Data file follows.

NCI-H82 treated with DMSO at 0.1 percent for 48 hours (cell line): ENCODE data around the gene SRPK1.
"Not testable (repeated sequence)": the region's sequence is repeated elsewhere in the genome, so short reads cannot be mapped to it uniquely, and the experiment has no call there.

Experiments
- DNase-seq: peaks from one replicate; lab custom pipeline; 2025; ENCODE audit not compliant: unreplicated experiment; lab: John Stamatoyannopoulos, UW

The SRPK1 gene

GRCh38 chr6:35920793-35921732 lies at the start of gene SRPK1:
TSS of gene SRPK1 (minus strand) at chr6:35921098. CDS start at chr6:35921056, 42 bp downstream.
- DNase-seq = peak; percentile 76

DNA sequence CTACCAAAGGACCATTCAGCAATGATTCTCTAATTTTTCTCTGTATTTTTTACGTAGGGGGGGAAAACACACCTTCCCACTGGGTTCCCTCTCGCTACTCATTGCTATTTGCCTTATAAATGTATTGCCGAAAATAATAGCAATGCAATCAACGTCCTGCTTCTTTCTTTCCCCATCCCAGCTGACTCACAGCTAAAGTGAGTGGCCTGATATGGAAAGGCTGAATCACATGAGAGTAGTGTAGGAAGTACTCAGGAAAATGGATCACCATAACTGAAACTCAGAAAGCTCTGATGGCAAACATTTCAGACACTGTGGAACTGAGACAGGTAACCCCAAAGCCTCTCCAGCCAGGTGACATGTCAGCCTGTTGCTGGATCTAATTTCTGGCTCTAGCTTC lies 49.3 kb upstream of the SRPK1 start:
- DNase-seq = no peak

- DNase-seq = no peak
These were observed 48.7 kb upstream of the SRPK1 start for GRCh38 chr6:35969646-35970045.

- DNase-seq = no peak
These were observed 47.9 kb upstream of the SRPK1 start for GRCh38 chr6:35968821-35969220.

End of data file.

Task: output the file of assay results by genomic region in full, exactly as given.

NCI-H82 treated with DMSO at 0.1 percent for 48 hours (cell line): ENCODE data around the gene SRPK1.
"Not testable (repeated sequence)": the region's sequence is repeated elsewhere in the genome, so short reads cannot be mapped to it uniquely, and the experiment has no call there.

Experiments
- DNase-seq: peaks from one replicate; lab custom pipeline; 2025; ENCODE audit not compliant: unreplicated experiment; lab: John Stamatoyannopoulos, UW

The SRPK1 gene

GRCh38 chr6:35920793-35921732 lies at the start of gene SRPK1:
TSS of gene SRPK1 (minus strand) at chr6:35921098. CDS start at chr6:35921056, 42 bp downstream.
- DNase-seq = peak; percentile 76

DNA sequence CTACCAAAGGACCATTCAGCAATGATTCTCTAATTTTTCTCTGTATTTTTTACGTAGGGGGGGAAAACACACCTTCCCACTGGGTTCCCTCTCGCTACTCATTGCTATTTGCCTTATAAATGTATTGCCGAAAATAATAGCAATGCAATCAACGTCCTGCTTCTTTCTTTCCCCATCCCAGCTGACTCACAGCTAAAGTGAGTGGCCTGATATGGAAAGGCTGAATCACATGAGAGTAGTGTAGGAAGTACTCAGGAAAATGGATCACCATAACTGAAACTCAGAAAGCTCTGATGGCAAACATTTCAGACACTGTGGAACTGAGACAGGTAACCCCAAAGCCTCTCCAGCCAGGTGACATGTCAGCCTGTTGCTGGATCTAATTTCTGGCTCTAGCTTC lies 49.3 kb upstream of the SRPK1 start:
- DNase-seq = no peak

- DNase-seq = no peak
These were observed 48.7 kb upstream of the SRPK1 start for GRCh38 chr6:35969646-35970045.

- DNase-seq = no peak
These were observed 47.9 kb upstream of the SRPK1 start for GRCh38 chr6:35968821-35969220.